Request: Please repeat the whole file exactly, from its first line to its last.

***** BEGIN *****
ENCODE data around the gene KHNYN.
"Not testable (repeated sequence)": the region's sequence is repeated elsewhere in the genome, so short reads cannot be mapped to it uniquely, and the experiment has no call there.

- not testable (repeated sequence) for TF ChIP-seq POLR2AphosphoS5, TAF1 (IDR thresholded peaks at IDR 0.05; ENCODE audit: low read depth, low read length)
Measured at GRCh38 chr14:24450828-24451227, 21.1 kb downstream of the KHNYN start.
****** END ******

ENCODE data around the gene KHNYN.
"Not testable (repeated sequence)": the region's sequence is repeated elsewhere in the genome, so short reads cannot be mapped to it uniquely, and the experiment has no call there.

- not testable (repeated sequence) for TF ChIP-seq POLR2AphosphoS5, TAF1 (IDR thresholded peaks at IDR 0.05; ENCODE audit: low read depth, low read length)
Measured at GRCh38 chr14:24450828-24451227, 21.1 kb downstream of the KHNYN start.